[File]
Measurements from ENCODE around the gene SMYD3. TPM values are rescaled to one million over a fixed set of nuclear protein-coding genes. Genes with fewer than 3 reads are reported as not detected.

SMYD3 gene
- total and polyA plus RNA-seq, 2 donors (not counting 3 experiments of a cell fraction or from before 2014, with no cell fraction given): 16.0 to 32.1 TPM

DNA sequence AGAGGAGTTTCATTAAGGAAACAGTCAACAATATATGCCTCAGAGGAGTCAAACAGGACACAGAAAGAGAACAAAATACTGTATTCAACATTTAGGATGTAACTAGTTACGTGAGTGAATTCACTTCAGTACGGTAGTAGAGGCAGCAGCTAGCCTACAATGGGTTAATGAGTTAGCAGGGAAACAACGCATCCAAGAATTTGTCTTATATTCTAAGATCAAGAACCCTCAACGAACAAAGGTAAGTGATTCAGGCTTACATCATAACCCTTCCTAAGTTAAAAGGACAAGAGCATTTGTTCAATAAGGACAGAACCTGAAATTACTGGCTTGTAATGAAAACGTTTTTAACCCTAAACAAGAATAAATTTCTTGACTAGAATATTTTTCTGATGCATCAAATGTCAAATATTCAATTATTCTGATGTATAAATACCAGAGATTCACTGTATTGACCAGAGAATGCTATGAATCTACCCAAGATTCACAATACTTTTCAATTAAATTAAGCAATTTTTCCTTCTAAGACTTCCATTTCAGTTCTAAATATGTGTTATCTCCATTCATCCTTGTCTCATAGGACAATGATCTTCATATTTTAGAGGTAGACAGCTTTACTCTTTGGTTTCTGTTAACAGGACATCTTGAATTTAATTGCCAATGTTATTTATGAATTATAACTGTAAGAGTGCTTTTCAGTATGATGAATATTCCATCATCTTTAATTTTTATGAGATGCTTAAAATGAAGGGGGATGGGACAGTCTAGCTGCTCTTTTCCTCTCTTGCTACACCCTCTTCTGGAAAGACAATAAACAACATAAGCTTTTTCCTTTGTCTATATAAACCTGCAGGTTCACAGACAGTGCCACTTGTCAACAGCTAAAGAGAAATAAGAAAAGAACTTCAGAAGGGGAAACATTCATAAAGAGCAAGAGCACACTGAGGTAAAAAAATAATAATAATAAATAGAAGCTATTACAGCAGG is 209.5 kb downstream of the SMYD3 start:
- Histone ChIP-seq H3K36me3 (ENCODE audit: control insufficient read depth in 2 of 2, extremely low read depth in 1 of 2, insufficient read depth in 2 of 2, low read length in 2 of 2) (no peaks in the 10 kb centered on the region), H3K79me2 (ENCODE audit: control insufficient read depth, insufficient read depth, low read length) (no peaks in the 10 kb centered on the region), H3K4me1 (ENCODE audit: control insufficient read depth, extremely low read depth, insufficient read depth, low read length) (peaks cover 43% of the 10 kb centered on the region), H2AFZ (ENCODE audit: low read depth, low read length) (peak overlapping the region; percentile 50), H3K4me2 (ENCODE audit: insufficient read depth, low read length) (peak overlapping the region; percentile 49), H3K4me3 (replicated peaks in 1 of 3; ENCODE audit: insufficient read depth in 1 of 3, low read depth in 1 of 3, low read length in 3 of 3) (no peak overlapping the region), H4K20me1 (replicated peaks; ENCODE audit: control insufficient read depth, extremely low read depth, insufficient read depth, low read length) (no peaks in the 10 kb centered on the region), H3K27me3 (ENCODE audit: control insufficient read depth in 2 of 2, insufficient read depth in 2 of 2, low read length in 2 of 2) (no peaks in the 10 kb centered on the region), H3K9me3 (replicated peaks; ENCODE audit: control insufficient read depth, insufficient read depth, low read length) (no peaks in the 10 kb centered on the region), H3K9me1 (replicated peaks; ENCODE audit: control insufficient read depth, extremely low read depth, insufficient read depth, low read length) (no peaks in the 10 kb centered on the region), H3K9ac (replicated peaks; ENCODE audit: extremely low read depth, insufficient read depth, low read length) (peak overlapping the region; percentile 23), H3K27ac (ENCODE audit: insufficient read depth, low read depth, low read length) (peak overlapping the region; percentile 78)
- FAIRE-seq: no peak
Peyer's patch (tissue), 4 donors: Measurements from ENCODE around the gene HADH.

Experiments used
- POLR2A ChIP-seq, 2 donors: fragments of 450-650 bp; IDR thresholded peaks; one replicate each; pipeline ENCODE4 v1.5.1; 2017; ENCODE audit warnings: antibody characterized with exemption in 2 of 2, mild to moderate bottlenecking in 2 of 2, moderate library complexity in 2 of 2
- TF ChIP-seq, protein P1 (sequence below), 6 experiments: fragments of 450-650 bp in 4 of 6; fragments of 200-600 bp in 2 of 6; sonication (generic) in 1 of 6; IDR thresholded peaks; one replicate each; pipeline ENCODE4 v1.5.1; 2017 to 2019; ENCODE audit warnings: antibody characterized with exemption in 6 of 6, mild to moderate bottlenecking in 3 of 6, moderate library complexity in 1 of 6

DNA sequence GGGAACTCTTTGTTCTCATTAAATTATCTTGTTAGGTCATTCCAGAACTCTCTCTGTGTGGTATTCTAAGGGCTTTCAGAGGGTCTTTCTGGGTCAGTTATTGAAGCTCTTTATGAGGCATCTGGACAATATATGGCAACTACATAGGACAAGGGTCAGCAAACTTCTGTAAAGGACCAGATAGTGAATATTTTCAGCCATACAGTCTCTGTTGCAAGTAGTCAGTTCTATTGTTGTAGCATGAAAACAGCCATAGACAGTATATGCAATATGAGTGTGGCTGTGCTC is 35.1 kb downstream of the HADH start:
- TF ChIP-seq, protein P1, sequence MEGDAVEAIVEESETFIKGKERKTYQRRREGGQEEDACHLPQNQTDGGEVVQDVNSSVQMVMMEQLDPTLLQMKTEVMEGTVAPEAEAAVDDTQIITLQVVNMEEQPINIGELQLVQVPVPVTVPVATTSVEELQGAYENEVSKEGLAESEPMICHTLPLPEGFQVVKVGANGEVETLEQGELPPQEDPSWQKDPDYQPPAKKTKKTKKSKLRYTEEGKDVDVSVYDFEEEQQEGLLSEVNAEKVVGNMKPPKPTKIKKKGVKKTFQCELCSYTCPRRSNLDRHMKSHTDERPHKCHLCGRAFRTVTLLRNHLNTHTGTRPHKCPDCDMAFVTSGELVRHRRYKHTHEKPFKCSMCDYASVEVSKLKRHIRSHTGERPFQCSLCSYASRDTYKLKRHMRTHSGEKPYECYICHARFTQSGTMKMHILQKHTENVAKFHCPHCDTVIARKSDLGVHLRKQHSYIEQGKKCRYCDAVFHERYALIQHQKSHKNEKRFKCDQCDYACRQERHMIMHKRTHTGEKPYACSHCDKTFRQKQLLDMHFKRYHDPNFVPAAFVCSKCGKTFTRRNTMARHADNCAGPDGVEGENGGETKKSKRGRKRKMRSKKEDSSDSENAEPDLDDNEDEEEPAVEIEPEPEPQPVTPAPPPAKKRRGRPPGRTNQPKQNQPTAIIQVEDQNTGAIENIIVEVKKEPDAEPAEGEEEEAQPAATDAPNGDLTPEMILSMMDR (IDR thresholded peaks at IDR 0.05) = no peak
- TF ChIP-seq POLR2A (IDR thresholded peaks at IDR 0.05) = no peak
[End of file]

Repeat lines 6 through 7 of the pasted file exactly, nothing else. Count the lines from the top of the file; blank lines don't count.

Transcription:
- FAIRE-seq: no peak
Peyer's patch (tissue), 4 donors: Measurements from ENCODE around the gene HADH.